Baby Formula Shortage Subject of FTC Scrutiny

Alerts / June 2, 2022

On May 23, 2022, the Federal Trade Commission (FTC), at the prompting of President Joe Biden, announced that it will launch a civil investigation into the ongoing shortage of baby formula throughout the country. The FTC is hoping to unearth the factors that have contributed to market consolidation in light of the pressing supply chain issues affecting the baby formula industry. Frequently, investigations such as these impact players up and down the supply chain, including ingredient manufacturers and suppliers, distributors, and retailers.

Baby formula has been in short supply following the shutdown of a major manufacturer’s plant in February due to alleged contamination by bacteria after a whistleblower prompted an (albeit belated) investigation by the Food and Drug Administration (FDA). On May 16, a consent decree with the FDA in relation to that plant shutdown was entered into; the consent decree set conditions with which the plant must comply in order to resume that operation. The Biden administration has invoked the Defense Production Act, which will prioritize the delivery of ingredients used to produce baby formula, and is airlifting the equivalent of 1.5 million 8-ounce bottles of formula into the U.S. from outside the country. This week, President Biden met with baby formula industry executives to address the shortage and plan next steps to resolve the crisis.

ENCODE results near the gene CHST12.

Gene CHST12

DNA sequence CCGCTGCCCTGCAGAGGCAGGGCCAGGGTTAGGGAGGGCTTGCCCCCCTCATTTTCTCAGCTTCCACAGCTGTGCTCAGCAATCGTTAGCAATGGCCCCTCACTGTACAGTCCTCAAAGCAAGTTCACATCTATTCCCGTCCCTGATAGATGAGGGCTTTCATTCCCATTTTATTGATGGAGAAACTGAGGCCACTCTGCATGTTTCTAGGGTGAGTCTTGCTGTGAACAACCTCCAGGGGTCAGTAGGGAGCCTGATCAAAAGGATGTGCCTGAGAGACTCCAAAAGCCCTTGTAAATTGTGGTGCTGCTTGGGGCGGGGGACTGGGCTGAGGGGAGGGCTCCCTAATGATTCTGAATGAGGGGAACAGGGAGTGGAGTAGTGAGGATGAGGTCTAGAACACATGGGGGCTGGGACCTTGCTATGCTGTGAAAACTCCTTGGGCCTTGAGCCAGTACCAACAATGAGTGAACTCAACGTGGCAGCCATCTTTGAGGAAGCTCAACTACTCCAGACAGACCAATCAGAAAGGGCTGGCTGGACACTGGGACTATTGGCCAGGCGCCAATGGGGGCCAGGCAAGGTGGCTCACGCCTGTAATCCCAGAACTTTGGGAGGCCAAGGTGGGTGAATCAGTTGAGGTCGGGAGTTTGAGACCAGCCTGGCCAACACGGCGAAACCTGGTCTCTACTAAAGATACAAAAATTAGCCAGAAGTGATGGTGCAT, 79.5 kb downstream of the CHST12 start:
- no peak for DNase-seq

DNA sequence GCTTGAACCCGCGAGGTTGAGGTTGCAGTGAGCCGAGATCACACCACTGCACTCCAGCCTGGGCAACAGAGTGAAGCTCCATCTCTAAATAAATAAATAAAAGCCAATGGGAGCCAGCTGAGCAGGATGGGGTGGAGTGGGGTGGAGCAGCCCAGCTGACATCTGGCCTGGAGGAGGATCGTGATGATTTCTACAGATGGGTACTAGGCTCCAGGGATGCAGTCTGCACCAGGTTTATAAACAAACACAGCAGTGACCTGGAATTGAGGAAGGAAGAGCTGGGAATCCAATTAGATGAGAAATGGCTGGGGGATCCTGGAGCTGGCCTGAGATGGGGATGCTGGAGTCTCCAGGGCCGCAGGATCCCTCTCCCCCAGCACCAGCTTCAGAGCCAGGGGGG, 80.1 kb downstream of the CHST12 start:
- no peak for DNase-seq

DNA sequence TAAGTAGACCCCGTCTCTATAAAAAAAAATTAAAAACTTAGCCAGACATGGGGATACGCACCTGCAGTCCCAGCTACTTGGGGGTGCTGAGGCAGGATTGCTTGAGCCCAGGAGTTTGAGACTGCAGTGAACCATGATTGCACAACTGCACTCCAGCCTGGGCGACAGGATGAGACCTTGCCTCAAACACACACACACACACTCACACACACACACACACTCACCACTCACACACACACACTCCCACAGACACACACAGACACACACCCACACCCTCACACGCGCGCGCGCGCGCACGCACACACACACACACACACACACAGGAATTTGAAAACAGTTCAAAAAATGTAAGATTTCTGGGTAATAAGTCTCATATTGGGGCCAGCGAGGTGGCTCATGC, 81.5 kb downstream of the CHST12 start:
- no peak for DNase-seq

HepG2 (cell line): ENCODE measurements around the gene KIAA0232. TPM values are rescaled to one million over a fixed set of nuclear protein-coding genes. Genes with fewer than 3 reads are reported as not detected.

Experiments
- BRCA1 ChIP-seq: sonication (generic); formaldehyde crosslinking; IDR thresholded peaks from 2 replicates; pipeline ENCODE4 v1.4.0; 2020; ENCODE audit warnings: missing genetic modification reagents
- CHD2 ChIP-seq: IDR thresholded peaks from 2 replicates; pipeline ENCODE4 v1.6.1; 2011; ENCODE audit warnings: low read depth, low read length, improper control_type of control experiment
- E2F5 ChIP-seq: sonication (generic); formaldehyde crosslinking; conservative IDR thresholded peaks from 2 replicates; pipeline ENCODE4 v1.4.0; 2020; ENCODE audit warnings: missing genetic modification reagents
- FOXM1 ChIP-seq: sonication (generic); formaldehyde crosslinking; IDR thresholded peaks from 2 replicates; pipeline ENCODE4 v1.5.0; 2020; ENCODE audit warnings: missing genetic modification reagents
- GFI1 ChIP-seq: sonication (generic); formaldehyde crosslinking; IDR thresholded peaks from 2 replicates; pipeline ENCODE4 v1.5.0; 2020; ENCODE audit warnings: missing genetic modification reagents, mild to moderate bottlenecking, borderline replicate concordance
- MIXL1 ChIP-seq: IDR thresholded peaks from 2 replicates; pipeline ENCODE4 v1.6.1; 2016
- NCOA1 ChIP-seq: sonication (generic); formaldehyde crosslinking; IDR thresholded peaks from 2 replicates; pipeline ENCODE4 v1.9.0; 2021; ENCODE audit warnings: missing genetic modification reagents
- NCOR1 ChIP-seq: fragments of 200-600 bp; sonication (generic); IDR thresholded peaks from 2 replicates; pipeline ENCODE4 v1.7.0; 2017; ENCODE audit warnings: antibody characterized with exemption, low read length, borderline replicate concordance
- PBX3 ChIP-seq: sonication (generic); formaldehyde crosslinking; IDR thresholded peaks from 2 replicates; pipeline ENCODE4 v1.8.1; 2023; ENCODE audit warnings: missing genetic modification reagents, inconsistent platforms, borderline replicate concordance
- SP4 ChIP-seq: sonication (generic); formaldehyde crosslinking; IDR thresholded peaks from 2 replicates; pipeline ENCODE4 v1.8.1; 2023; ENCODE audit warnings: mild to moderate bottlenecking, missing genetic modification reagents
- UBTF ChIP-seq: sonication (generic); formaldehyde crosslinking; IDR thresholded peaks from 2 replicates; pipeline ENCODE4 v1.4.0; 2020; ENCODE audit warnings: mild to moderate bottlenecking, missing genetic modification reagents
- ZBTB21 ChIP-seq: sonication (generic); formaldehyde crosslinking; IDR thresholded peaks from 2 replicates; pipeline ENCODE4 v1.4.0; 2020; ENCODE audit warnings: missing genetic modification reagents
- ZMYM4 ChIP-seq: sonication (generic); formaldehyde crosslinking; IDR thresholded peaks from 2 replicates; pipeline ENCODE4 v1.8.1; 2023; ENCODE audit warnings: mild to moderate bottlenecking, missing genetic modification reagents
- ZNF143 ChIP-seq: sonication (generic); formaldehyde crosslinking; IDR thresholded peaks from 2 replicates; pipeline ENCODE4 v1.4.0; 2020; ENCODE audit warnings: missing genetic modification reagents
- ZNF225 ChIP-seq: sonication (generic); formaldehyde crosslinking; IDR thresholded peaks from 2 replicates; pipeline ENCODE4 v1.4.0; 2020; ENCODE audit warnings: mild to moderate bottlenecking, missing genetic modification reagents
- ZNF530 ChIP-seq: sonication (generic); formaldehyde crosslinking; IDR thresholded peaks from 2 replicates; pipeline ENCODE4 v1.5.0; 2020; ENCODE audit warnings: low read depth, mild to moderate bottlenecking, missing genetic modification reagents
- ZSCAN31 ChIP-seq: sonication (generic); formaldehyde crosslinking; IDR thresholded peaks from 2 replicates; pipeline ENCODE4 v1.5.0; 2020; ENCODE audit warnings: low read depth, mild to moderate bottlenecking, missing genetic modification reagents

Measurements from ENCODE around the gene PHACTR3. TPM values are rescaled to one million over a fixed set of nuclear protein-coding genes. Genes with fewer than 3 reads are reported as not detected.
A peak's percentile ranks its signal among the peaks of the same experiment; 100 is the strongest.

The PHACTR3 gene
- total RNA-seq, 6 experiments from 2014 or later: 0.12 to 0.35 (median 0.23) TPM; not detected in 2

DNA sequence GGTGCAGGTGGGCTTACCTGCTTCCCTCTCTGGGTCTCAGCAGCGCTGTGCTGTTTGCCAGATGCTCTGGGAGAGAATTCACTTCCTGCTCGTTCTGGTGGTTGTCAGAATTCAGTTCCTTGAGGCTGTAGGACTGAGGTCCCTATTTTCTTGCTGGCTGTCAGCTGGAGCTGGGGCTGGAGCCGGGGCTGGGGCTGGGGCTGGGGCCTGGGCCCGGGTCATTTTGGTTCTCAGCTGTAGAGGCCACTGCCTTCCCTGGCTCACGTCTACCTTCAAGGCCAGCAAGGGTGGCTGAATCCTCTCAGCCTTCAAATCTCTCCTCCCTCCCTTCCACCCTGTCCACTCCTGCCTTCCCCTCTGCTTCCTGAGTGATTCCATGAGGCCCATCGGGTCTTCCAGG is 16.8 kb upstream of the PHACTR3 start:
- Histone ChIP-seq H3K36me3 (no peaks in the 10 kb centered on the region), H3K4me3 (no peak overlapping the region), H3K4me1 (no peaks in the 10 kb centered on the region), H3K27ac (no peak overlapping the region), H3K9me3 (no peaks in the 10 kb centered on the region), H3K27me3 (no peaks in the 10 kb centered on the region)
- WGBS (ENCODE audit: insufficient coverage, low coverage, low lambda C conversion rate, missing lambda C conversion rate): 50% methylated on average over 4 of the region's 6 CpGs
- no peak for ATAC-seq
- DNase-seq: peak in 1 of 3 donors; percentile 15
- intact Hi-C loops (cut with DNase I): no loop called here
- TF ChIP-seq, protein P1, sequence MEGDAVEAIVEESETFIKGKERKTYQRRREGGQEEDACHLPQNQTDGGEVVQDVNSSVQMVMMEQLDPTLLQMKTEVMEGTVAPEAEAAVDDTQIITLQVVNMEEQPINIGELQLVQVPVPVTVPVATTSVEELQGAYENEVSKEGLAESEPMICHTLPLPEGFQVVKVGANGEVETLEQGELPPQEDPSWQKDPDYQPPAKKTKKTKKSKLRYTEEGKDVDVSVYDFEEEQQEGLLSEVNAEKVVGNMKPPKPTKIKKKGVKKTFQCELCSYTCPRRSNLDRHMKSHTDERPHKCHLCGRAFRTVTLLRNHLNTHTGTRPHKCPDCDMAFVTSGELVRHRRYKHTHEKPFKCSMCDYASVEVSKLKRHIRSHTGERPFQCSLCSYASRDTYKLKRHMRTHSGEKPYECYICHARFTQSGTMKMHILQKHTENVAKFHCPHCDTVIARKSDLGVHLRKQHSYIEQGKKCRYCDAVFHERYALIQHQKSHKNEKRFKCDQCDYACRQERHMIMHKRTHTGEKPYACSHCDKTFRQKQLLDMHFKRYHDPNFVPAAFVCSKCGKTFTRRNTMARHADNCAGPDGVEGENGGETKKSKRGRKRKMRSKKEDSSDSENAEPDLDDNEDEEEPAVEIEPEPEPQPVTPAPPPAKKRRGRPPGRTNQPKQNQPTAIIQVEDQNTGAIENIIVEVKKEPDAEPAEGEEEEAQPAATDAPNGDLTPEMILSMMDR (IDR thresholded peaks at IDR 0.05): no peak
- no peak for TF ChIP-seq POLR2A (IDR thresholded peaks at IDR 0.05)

While parents, grandparents and other family members anxiously wait for the shortage to be resolved, the FTC is looking into the root causes and is asking the public for input to aid in its investigation. The FTC has stated it will investigate the mergers and acquisitions that have led to consolidation in the baby formula industry. The FTC will also look at players up and down the supply chain in the industry, with the goal of bringing to light any antitrust or other misconduct that could have contributed to the current shortage crisis. Those who might have tried to benefit from the shortage – for example, through scalping, purchasing and reselling formula at exorbitant prices, curtailing production or supply, or hoarding to drive up demand and prices – will also face FTC scrutiny through subpoenas, civil investigative demands, interviews and possible depositions.

The entire investigative process could take years and would possibly result in injunctive relief against wrongdoers throughout the supply chain for baby formula. The inquiry has already increased congressional attention to consolidation in the food industry generally, which, in turn, may lead to other inquiries into ingredient supply chain players and result in government action geared toward encouraging more competition through, inter alia, tougher merger review going forward. The food industry is one that the Biden administration recently criticized as potentially being anticompetitive, further increasing the likelihood that the FTC investigation will be sweeping and far-reaching.

Authorship Credit: Carl W. Hittinger, Julian D. Perlman and Alyse F. Stach

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